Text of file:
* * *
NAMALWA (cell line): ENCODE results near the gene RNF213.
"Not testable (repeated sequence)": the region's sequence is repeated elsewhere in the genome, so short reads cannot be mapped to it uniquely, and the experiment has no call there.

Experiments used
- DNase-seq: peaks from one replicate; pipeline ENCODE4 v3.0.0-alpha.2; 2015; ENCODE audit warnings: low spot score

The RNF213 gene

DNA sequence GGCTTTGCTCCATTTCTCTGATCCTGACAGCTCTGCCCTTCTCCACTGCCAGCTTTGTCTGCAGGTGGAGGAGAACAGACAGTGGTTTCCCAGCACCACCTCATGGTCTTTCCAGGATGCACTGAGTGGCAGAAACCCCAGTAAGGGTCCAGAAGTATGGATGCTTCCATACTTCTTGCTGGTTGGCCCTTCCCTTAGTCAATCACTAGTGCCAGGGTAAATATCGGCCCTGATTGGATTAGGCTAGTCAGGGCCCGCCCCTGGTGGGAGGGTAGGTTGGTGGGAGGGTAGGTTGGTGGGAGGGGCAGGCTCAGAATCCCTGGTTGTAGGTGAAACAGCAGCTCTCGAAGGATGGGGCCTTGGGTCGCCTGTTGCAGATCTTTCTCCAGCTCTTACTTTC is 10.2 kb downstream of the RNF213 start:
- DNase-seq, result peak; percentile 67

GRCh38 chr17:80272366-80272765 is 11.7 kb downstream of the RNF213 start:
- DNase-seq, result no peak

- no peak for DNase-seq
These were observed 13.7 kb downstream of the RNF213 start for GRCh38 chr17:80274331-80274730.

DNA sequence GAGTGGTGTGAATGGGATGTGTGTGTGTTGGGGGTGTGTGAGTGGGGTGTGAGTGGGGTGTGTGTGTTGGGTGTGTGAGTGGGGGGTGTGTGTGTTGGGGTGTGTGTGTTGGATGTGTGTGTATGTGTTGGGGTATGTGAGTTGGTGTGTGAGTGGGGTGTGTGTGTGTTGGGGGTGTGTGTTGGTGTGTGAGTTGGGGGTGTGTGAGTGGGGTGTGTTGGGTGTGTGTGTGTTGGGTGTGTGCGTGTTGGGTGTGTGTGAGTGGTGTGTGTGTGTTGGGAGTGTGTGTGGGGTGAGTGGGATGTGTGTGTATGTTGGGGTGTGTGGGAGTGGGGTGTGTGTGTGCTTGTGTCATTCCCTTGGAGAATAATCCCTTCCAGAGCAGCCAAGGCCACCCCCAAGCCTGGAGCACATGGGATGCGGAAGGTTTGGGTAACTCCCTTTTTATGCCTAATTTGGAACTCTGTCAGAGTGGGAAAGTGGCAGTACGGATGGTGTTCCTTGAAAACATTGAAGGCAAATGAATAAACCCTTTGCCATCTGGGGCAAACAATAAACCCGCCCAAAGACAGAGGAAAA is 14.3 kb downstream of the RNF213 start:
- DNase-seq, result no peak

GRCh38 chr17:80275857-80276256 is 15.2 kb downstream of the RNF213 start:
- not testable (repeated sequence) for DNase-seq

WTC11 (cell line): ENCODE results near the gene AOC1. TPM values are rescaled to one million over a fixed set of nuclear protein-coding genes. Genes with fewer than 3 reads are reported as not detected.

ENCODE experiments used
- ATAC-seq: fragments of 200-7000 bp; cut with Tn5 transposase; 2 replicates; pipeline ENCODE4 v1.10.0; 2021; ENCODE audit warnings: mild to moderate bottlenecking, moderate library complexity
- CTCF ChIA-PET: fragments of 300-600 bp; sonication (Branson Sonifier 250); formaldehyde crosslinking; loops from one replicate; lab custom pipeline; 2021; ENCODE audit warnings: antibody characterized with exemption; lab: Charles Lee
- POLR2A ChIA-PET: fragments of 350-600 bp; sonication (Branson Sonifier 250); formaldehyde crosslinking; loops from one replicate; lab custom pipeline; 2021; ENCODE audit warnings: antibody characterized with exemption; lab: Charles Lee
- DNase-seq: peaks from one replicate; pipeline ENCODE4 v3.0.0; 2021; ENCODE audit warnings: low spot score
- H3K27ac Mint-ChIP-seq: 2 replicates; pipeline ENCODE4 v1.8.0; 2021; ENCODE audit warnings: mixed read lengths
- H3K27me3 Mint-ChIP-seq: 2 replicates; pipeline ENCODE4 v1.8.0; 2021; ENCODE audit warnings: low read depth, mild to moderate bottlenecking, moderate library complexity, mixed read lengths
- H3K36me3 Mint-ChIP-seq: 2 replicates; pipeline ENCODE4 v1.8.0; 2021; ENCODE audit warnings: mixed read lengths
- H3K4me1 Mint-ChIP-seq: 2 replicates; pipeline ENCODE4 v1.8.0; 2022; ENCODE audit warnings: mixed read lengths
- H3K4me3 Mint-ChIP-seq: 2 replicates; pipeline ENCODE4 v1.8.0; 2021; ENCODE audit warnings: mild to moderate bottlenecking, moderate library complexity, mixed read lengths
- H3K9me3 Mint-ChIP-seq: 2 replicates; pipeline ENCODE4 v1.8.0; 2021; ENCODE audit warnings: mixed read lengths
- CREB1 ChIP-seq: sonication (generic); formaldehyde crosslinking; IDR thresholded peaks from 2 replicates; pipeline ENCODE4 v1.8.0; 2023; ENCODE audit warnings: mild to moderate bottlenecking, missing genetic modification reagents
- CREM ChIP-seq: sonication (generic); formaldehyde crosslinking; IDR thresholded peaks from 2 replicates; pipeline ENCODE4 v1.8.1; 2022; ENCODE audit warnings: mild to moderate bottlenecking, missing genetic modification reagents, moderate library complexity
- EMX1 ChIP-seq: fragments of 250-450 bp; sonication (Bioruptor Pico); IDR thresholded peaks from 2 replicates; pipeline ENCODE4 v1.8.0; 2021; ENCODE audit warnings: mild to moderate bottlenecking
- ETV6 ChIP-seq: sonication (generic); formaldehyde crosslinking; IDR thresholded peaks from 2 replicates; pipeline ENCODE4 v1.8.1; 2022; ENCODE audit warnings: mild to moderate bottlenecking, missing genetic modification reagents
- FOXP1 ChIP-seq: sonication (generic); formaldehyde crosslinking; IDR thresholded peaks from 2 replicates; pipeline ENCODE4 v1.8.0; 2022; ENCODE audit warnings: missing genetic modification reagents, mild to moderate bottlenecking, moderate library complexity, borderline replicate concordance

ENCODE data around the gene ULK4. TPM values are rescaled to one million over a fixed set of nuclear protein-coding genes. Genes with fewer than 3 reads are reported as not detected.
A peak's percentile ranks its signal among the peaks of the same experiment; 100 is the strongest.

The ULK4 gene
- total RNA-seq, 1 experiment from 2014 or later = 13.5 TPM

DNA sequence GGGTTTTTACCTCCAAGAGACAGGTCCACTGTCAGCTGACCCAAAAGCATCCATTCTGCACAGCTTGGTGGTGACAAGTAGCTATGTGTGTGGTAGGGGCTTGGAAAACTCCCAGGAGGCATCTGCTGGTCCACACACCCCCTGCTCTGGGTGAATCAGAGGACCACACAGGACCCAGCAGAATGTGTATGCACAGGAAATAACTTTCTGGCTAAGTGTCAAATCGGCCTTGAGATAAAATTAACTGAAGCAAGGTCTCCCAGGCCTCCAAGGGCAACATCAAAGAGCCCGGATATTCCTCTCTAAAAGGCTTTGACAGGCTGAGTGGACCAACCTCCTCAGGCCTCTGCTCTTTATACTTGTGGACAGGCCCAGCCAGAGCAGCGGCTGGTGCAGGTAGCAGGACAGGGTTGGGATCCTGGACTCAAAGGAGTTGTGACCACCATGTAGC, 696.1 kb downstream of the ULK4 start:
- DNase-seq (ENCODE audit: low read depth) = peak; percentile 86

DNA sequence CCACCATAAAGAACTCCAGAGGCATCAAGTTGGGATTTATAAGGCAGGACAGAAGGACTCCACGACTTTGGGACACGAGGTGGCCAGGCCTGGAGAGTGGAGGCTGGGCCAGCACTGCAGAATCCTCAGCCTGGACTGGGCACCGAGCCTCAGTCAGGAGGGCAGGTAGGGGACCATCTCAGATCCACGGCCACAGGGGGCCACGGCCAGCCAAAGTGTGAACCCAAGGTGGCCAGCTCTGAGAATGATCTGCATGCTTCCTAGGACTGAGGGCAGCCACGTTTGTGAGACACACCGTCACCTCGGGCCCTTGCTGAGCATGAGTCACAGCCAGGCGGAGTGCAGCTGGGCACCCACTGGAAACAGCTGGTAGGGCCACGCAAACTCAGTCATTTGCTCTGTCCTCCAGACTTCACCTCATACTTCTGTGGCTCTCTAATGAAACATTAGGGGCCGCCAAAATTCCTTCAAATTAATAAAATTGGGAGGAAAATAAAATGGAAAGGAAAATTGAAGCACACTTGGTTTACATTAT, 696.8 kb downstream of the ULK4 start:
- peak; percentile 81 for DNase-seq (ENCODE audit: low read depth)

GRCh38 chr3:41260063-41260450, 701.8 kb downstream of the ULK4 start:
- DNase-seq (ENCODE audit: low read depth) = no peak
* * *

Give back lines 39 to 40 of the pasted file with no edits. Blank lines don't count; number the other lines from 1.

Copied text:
DNA sequence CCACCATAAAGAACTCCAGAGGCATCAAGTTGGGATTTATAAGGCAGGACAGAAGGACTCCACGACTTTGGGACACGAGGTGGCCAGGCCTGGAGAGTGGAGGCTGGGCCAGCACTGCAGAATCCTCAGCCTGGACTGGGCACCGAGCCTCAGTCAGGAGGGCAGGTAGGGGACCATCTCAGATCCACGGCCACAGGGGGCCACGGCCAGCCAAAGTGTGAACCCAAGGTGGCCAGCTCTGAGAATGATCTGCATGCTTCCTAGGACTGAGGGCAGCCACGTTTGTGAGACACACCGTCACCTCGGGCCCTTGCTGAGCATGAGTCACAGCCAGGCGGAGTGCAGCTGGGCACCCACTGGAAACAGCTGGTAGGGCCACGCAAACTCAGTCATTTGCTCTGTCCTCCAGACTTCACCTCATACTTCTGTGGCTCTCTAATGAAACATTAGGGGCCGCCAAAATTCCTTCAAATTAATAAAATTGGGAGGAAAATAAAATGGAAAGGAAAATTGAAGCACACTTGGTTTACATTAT, 696.8 kb downstream of the ULK4 start:
- peak; percentile 81 for DNase-seq (ENCODE audit: low read depth)